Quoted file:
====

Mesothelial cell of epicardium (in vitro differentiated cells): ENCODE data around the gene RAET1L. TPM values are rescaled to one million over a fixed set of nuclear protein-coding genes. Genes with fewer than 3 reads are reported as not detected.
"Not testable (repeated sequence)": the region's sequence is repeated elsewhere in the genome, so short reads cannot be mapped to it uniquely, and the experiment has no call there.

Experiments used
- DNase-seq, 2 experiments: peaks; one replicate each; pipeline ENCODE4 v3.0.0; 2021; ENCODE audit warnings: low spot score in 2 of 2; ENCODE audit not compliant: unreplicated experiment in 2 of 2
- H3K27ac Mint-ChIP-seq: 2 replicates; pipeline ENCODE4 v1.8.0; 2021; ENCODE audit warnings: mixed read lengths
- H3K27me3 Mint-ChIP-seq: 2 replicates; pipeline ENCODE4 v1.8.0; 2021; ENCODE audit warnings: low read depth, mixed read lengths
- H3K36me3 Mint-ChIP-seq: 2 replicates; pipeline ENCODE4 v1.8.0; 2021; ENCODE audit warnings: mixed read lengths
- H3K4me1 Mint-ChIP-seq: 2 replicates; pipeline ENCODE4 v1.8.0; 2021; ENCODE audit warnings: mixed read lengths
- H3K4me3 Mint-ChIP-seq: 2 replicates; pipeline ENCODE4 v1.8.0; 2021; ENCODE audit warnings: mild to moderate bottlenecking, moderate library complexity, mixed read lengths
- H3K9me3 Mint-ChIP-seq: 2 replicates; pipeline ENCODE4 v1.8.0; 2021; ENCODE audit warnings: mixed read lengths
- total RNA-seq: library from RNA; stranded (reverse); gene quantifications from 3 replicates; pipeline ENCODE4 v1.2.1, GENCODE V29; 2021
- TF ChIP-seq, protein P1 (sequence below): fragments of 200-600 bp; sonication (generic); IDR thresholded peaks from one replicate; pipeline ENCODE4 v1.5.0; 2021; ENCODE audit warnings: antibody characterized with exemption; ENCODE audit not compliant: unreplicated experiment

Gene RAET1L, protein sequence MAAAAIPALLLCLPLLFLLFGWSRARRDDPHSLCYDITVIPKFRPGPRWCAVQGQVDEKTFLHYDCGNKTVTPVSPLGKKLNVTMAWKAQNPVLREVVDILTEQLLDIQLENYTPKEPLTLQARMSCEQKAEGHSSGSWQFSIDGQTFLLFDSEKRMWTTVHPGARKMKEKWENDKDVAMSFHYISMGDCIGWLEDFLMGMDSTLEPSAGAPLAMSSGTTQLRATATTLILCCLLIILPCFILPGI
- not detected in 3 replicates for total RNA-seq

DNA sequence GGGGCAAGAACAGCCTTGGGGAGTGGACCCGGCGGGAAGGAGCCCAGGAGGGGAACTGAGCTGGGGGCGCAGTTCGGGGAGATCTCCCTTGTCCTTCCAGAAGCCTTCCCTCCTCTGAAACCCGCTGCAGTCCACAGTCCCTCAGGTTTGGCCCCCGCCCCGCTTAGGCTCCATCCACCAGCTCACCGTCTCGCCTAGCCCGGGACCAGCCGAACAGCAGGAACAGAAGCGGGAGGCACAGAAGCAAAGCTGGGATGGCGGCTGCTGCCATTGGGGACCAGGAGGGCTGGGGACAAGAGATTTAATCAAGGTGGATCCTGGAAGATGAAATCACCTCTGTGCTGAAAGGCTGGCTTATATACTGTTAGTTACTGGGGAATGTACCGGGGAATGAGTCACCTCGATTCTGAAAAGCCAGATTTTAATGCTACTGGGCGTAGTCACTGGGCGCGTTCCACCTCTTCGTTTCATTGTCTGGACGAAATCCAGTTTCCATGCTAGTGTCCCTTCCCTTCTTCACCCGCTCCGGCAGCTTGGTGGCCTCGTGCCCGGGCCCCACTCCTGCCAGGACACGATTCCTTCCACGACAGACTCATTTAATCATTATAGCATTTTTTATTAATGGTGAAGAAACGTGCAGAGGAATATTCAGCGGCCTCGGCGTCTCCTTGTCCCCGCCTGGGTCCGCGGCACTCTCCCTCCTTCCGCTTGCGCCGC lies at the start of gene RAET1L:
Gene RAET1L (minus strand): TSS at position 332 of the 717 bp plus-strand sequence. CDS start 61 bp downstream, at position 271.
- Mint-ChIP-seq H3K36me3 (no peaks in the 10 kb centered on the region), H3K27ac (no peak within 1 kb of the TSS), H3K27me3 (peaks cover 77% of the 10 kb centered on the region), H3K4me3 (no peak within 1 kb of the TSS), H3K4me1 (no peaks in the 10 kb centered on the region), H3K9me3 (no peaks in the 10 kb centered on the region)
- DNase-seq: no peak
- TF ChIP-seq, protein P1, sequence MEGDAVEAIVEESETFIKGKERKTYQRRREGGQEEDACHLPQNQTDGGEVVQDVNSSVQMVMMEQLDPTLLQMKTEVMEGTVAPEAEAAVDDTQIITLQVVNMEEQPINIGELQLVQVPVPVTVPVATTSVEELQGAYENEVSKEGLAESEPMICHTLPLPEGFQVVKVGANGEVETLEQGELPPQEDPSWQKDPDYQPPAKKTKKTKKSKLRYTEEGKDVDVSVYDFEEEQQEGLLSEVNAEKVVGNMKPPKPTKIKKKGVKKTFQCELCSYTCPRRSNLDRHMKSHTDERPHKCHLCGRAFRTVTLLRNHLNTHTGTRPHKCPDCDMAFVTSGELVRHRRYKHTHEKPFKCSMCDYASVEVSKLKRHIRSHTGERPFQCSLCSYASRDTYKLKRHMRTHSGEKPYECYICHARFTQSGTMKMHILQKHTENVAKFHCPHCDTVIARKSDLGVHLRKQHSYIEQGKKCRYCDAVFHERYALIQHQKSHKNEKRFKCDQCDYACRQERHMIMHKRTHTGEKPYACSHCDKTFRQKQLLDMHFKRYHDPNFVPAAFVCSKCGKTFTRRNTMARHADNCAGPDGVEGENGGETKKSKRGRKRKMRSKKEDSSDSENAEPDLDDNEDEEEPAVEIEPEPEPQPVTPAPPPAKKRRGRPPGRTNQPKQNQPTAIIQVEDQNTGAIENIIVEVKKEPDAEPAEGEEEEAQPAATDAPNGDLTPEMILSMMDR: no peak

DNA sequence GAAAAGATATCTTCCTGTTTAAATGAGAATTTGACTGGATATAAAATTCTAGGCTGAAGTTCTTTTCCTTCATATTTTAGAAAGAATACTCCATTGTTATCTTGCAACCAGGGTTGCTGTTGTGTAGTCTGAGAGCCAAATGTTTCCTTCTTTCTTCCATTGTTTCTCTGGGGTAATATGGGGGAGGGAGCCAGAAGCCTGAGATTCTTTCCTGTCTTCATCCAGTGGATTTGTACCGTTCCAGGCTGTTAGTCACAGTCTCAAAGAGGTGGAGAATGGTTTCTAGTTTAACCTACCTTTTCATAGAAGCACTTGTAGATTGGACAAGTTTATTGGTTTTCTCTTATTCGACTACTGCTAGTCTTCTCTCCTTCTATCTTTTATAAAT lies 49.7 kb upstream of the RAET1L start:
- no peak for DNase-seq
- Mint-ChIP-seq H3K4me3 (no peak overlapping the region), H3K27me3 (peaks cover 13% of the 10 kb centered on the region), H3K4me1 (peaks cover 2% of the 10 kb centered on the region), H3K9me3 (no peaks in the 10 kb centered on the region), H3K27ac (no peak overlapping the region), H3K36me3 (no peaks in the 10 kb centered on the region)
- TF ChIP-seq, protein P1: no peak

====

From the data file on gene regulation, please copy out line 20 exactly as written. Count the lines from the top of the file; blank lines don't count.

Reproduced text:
DNA sequence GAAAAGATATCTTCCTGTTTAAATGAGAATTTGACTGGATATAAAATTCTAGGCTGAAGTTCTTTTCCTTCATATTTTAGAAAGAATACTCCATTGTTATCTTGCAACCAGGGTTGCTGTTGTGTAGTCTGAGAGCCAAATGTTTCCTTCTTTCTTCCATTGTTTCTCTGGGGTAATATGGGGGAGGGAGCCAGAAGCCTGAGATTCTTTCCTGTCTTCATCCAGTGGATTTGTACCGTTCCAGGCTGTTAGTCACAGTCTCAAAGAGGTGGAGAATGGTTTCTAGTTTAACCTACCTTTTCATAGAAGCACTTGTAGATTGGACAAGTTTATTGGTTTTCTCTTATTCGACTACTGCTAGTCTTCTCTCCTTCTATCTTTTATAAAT lies 49.7 kb upstream of the RAET1L start: